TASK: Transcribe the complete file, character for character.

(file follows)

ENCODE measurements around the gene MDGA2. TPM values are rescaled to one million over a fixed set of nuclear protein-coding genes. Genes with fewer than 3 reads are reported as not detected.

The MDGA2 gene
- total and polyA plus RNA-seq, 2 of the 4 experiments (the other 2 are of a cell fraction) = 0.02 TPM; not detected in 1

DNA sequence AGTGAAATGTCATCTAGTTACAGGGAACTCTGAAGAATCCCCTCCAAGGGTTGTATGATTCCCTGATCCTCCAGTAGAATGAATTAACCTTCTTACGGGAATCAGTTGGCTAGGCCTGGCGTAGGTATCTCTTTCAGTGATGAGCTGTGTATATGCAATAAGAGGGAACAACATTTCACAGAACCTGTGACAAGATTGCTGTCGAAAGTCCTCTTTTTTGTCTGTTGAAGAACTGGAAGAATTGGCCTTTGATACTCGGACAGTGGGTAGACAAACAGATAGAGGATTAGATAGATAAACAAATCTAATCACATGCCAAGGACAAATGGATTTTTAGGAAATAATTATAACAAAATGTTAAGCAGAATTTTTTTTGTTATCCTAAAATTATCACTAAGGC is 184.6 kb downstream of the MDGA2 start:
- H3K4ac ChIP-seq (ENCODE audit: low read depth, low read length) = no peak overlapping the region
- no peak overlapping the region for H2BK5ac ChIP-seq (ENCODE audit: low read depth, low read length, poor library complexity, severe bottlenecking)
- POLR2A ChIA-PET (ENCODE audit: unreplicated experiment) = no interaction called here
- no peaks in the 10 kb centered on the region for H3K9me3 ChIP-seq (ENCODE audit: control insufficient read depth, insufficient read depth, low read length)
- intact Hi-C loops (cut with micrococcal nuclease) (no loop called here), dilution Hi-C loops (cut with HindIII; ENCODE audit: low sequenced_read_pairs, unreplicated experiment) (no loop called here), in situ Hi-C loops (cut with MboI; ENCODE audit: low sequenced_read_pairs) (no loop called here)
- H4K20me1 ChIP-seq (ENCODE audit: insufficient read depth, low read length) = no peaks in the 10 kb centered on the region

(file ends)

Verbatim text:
ENCODE measurements around the gene MDGA2. TPM values are rescaled to one million over a fixed set of nuclear protein-coding genes. Genes with fewer than 3 reads are reported as not detected.

The MDGA2 gene
- total and polyA plus RNA-seq, 2 of the 4 experiments (the other 2 are of a cell fraction) = 0.02 TPM; not detected in 1

DNA sequence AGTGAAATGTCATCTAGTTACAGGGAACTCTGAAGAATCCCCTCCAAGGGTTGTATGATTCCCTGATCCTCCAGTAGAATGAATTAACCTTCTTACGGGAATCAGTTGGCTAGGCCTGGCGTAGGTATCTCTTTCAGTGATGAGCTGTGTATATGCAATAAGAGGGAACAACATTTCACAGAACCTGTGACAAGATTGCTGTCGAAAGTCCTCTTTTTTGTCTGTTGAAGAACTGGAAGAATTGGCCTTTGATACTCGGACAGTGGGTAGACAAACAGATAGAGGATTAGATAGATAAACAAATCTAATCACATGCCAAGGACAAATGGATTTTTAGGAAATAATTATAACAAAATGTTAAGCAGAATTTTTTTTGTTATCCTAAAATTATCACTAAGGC is 184.6 kb downstream of the MDGA2 start:
- H3K4ac ChIP-seq (ENCODE audit: low read depth, low read length) = no peak overlapping the region
- no peak overlapping the region for H2BK5ac ChIP-seq (ENCODE audit: low read depth, low read length, poor library complexity, severe bottlenecking)
- POLR2A ChIA-PET (ENCODE audit: unreplicated experiment) = no interaction called here
- no peaks in the 10 kb centered on the region for H3K9me3 ChIP-seq (ENCODE audit: control insufficient read depth, insufficient read depth, low read length)
- intact Hi-C loops (cut with micrococcal nuclease) (no loop called here), dilution Hi-C loops (cut with HindIII; ENCODE audit: low sequenced_read_pairs, unreplicated experiment) (no loop called here), in situ Hi-C loops (cut with MboI; ENCODE audit: low sequenced_read_pairs) (no loop called here)
- H4K20me1 ChIP-seq (ENCODE audit: insufficient read depth, low read length) = no peaks in the 10 kb centered on the region